“… a separate Negro school where children are treated like human beings, trained by teachers of their own race, who know what it means to be black in the year of salvation 1935, is infinitely better than making our boys and girls doormats to be spit and trampled upon and lied to by ignorant social climbers, whose sole claim to superiority is ability to kick “niggers” when they are down.”

Such assertions embarrassed an organization which for over a quarter century had been arguing for the Black man’s central American-ness and the aspiration toward a race blind republic. Though Du Bois did not advocate a separate Black nation (to my knowledge) his views reflected an understanding which he had been developing since (at least) 1920 when he published “The Souls of White Folk” the grand sire of what is now called “Whiteness studies.” Du Bois realized that White supremacy was not an incidental prejudice, nor was it a mass neurosis which could be blithely driven away by fact, this he knew by bitter experience as all his brilliant work constantly fell dead with little effect; proving, he believed, it was not the facts that mattered. Whiteness was something which White people needed, it was the ordering doctrine of their world, the felt substance of themselves. Confederate Mississippi had it wrong, Whiteness, not slavery, was the “Greatest material interest of the world.” And as hard as slavery had been to kill, Whiteness seemed and seems nowhere near about to die.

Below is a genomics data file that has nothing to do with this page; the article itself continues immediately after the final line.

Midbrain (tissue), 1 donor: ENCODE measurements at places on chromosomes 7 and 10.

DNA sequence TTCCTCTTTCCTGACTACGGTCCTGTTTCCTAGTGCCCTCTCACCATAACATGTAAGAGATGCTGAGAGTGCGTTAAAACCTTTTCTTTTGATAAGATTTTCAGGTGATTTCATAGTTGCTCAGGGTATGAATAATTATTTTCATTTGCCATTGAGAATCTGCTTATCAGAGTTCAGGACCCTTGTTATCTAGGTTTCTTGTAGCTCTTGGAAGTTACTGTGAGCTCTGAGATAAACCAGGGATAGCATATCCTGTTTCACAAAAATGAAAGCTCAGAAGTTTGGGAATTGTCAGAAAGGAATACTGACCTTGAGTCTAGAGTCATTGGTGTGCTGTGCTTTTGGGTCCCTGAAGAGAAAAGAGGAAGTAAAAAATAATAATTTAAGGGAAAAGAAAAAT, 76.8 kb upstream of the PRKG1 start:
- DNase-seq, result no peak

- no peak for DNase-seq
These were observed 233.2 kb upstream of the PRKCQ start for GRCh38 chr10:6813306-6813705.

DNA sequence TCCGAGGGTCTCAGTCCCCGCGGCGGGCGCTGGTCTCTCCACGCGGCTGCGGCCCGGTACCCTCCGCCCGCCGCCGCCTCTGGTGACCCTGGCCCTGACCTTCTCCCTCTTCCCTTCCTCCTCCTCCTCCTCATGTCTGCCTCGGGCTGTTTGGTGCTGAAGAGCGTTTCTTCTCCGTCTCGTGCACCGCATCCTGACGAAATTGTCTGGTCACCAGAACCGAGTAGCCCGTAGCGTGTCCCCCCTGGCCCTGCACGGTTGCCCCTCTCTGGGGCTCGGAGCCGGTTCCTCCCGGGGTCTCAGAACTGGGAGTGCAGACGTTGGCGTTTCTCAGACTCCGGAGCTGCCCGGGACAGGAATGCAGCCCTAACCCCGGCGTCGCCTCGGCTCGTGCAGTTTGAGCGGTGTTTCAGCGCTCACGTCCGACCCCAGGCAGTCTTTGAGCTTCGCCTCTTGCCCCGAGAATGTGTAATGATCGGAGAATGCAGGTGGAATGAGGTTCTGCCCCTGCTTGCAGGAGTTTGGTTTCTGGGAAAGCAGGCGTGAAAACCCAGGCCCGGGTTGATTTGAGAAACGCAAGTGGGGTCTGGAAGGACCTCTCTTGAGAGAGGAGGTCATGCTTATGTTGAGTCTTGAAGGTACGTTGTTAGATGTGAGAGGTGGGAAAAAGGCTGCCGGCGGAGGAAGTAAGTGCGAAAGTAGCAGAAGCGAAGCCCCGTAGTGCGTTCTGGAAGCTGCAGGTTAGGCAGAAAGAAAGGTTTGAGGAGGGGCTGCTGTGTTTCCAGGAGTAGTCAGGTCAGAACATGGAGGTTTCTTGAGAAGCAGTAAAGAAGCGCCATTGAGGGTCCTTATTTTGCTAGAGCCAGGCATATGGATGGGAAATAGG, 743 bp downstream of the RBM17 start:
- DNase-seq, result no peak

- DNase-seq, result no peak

“…The next step, then, is certainly one on the part of [Blacks] and it involves group action. It involves the organization of intelligent and earnest people of Negro descent for their preservation and advancement in America, in the West Indies and in Africa; and no sentimental distaste for racial or national unity can be allowed to hold them back from a step which sheer necessity demands.”